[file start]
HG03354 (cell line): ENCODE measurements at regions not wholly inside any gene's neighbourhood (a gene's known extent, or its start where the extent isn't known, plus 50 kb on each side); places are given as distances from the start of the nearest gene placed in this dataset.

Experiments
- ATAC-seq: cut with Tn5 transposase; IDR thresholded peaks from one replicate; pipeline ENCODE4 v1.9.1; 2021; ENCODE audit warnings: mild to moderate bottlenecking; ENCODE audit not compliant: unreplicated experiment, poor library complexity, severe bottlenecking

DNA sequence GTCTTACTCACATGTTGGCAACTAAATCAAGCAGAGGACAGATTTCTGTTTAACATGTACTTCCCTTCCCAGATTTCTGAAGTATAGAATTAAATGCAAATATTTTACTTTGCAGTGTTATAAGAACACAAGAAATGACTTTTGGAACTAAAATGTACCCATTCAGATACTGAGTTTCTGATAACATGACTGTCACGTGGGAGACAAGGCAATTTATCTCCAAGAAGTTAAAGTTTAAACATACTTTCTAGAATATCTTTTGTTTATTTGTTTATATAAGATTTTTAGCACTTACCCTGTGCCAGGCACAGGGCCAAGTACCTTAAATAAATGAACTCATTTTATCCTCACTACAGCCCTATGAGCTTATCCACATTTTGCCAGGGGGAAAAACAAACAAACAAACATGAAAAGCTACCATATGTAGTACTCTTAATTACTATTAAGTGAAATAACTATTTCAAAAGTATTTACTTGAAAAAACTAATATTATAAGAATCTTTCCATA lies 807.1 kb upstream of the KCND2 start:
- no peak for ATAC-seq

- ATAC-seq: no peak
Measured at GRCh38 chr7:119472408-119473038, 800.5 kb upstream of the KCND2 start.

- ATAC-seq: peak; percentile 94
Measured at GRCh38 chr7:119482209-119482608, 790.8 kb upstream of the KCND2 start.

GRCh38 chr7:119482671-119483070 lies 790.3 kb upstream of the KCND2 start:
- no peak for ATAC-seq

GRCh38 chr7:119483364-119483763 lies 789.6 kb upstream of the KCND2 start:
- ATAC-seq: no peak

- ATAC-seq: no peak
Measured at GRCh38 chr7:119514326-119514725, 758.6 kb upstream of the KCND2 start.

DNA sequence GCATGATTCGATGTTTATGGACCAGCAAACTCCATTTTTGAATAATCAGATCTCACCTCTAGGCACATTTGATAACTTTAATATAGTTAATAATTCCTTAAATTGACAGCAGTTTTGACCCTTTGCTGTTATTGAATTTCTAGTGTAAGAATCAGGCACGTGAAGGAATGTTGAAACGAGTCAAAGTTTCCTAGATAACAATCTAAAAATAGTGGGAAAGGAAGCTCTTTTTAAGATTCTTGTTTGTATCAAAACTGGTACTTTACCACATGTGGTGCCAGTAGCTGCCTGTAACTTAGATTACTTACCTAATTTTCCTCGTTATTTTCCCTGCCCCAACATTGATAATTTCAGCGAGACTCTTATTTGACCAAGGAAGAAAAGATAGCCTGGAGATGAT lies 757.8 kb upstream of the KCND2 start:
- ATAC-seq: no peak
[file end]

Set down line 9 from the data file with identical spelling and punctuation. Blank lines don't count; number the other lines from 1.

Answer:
Measured at GRCh38 chr7:119482209-119482608, 790.8 kb upstream of the KCND2 start.